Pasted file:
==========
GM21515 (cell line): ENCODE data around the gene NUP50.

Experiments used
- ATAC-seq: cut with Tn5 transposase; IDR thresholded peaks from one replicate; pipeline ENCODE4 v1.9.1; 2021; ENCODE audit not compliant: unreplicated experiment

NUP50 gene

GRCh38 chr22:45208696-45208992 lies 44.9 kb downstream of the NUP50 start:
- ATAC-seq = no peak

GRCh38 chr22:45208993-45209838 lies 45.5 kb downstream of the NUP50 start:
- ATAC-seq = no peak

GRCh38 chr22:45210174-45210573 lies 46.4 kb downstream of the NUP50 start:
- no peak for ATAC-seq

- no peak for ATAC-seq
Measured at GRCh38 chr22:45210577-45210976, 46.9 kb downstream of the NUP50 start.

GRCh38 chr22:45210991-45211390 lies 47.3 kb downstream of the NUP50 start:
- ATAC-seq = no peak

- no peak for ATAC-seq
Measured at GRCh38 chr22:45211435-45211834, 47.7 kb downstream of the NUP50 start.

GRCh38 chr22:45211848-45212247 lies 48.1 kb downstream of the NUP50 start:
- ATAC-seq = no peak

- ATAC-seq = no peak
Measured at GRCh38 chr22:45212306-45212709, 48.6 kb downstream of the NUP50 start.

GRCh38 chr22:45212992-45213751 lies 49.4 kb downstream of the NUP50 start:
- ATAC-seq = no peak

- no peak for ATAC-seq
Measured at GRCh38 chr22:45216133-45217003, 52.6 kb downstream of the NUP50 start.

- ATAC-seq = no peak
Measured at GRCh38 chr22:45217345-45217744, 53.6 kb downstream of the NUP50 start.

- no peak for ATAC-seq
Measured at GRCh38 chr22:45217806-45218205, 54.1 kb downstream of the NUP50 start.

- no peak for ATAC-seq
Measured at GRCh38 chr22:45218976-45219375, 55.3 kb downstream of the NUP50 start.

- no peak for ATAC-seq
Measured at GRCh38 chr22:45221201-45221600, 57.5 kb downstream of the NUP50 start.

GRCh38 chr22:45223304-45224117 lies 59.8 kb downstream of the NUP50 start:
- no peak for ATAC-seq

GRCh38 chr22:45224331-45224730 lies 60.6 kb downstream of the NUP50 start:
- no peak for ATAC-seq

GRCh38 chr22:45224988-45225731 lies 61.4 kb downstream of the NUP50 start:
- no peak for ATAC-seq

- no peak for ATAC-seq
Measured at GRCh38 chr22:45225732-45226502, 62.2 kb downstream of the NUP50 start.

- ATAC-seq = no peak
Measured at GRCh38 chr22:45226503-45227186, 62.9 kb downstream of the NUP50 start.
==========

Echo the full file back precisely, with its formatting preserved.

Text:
GM21515 (cell line): ENCODE data around the gene NUP50.

Experiments used
- ATAC-seq: cut with Tn5 transposase; IDR thresholded peaks from one replicate; pipeline ENCODE4 v1.9.1; 2021; ENCODE audit not compliant: unreplicated experiment

NUP50 gene

GRCh38 chr22:45208696-45208992 lies 44.9 kb downstream of the NUP50 start:
- ATAC-seq = no peak

GRCh38 chr22:45208993-45209838 lies 45.5 kb downstream of the NUP50 start:
- ATAC-seq = no peak

GRCh38 chr22:45210174-45210573 lies 46.4 kb downstream of the NUP50 start:
- no peak for ATAC-seq

- no peak for ATAC-seq
Measured at GRCh38 chr22:45210577-45210976, 46.9 kb downstream of the NUP50 start.

GRCh38 chr22:45210991-45211390 lies 47.3 kb downstream of the NUP50 start:
- ATAC-seq = no peak

- no peak for ATAC-seq
Measured at GRCh38 chr22:45211435-45211834, 47.7 kb downstream of the NUP50 start.

GRCh38 chr22:45211848-45212247 lies 48.1 kb downstream of the NUP50 start:
- ATAC-seq = no peak

- ATAC-seq = no peak
Measured at GRCh38 chr22:45212306-45212709, 48.6 kb downstream of the NUP50 start.

GRCh38 chr22:45212992-45213751 lies 49.4 kb downstream of the NUP50 start:
- ATAC-seq = no peak

- no peak for ATAC-seq
Measured at GRCh38 chr22:45216133-45217003, 52.6 kb downstream of the NUP50 start.

- ATAC-seq = no peak
Measured at GRCh38 chr22:45217345-45217744, 53.6 kb downstream of the NUP50 start.

- no peak for ATAC-seq
Measured at GRCh38 chr22:45217806-45218205, 54.1 kb downstream of the NUP50 start.

- no peak for ATAC-seq
Measured at GRCh38 chr22:45218976-45219375, 55.3 kb downstream of the NUP50 start.

- no peak for ATAC-seq
Measured at GRCh38 chr22:45221201-45221600, 57.5 kb downstream of the NUP50 start.

GRCh38 chr22:45223304-45224117 lies 59.8 kb downstream of the NUP50 start:
- no peak for ATAC-seq

GRCh38 chr22:45224331-45224730 lies 60.6 kb downstream of the NUP50 start:
- no peak for ATAC-seq

GRCh38 chr22:45224988-45225731 lies 61.4 kb downstream of the NUP50 start:
- no peak for ATAC-seq

- no peak for ATAC-seq
Measured at GRCh38 chr22:45225732-45226502, 62.2 kb downstream of the NUP50 start.

- ATAC-seq = no peak
Measured at GRCh38 chr22:45226503-45227186, 62.9 kb downstream of the NUP50 start.